Am I correct in believing it can also be "It's a quite good lamp."?
I think that would be "es una lampura muy buena". It seems that bastante is open to some interpretation - enough, quite - but the general mood of the word is ... "adequate". "Very good" is much more emphatic, and the word "muy" seems, in my opinion, to be a much better match.
this program is full of ❤❤❤❤❤ traps---how would you translate into spanish? 'is a lamp good enough'?
i was thinking (IS ONE LIGHT GOOD ENOUGH ? ) as in asking a question as to weather one light is sufficent or not any thoughts?????...... senor lago what are your thoughts?
I live in Spain and the people I've asked say "It's quite a nice lamp" is acceptable.
About 4 questions ago I translated "La cocina es bastante bonita" as "The kitchen is pretty enough," which was accepted--but an alternate provided was "The kitchen is nice enough." Which is why I used that form here, only to be told it's wrong, and the translation and the alternate only accept "fairly" ---- Grrrrrr!!! This entire adverb section is killing me and duolingo's inconsistency is playing a large part in this.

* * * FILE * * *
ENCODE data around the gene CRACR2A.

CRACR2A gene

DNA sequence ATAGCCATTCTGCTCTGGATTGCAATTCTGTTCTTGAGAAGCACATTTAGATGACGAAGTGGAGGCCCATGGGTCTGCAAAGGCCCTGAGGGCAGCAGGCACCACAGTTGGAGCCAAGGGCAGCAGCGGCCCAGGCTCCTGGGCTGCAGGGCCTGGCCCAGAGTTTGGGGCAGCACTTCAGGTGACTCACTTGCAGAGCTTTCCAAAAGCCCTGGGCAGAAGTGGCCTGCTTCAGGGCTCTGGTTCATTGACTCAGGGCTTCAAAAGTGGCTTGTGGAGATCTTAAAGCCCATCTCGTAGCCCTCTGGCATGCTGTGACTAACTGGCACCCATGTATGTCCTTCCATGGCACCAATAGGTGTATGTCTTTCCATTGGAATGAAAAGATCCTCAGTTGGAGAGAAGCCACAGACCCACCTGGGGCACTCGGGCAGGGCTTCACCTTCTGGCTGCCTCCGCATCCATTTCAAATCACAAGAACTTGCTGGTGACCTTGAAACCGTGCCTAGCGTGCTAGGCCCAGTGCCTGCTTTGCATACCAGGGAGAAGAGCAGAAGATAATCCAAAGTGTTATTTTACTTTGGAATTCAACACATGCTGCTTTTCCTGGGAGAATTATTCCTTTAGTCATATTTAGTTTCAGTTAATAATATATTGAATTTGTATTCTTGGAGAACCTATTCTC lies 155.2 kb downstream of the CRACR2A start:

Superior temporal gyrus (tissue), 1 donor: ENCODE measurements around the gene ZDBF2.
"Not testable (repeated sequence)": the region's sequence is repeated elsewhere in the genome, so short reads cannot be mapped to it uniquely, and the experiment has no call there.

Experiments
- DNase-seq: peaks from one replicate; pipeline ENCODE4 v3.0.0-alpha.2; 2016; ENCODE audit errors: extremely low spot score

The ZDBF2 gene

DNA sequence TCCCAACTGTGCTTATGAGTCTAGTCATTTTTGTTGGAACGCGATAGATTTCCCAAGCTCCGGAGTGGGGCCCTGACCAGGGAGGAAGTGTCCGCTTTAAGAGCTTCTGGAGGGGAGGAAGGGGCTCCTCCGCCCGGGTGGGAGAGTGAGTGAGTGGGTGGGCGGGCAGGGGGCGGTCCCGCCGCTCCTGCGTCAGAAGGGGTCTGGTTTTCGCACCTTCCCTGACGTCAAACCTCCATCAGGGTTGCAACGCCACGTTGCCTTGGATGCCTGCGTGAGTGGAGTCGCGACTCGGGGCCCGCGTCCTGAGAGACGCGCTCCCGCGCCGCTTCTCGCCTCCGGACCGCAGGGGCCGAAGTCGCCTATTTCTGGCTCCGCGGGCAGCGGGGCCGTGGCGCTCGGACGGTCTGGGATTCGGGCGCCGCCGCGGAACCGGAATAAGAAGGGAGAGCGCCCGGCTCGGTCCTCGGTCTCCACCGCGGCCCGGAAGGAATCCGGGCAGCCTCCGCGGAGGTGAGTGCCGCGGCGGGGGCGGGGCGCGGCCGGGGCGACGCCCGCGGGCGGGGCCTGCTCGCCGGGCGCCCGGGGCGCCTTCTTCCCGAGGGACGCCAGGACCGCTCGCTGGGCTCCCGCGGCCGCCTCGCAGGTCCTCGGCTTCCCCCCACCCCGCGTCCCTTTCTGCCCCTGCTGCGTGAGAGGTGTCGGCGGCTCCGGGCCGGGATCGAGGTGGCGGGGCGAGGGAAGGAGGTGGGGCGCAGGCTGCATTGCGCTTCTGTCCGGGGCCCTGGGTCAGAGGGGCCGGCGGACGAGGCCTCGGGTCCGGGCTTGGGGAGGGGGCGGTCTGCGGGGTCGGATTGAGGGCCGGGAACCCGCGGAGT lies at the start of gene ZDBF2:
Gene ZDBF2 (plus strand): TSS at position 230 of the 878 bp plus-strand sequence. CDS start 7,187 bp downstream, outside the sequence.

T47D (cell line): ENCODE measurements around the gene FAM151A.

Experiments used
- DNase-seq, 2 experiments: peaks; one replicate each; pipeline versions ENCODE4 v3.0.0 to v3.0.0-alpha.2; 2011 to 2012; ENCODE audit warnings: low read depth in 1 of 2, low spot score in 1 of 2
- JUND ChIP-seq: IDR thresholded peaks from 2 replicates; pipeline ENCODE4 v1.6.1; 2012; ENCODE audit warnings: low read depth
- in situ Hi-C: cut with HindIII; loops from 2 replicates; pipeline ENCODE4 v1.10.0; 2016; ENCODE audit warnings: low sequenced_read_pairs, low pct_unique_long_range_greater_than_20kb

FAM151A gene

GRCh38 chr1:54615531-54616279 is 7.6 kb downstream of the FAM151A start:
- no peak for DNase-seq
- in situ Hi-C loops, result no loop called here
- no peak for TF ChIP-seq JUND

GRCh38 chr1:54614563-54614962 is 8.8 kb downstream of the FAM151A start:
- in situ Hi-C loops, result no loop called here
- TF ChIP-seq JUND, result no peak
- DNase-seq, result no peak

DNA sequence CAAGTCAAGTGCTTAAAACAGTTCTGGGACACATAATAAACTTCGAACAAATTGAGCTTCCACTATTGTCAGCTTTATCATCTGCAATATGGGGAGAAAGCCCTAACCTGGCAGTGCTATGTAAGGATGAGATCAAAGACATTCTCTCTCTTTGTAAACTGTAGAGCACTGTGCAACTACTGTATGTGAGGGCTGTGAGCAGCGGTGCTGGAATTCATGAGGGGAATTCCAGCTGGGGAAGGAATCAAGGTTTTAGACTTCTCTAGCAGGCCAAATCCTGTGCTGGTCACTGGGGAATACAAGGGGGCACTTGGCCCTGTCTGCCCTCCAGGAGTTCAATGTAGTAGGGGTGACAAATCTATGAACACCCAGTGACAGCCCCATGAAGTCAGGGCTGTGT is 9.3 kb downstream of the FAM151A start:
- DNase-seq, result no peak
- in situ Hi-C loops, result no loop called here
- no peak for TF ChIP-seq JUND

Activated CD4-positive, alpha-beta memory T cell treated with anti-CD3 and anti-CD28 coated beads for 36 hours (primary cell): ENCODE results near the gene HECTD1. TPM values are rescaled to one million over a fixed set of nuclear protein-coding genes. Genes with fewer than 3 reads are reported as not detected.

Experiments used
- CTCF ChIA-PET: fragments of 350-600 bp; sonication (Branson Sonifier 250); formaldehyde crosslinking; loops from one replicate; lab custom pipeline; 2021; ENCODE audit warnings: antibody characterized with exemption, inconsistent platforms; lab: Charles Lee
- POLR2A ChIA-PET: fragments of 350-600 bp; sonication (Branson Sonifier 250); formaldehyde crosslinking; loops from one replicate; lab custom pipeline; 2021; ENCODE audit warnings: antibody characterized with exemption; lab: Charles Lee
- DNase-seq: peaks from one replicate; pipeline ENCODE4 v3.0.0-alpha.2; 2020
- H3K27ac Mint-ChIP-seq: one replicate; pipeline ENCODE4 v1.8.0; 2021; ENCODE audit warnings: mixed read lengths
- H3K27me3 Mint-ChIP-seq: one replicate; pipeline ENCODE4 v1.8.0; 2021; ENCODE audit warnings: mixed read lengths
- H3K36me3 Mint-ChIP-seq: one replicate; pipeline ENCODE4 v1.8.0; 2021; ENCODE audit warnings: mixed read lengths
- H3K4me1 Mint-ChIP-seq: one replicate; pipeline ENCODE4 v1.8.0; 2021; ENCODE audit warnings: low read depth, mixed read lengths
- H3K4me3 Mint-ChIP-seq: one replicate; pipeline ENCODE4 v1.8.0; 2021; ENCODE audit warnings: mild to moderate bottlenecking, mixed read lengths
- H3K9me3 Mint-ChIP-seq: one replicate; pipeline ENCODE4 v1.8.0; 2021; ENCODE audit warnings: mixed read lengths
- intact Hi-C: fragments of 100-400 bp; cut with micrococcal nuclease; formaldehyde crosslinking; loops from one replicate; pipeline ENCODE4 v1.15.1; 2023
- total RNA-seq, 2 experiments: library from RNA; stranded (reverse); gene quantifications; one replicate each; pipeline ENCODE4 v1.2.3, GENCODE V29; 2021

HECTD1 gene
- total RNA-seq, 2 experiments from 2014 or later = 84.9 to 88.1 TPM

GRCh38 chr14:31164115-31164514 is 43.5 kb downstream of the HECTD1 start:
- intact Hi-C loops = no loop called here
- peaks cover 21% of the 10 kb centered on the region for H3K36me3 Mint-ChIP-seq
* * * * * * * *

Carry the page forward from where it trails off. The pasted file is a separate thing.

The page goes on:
I wrote 'it is a lamp which is good enough' I feel this should have been accepted!
"It is an adequate lamp" doesn't fly with duo, either. So the lamp is better than just adequate. ??
I wrote, "It is a lamp that's good enough." It wasn't accepted. What's wrong with this sentence, please?
"It is a relatively good lamp" was not accepted. Seems like it should be.
i presume it's because "es una lampera" means "it is a xxxx lamp", and doesn't translate to "the". I think "good enough" is a valid translation of "bastante", it's the other words in your sentence that DL is objecting to.
Yeah; according to SpanishDict, you could have said "it is a good enough lamp". "A lamp is good enough" would be something like "una lámpana es (or está, I can't remember) bastante buen". Also, una is a, la is the, which is another error.
shouldn't this mean a good, cheap lamp? it never said that is was fairly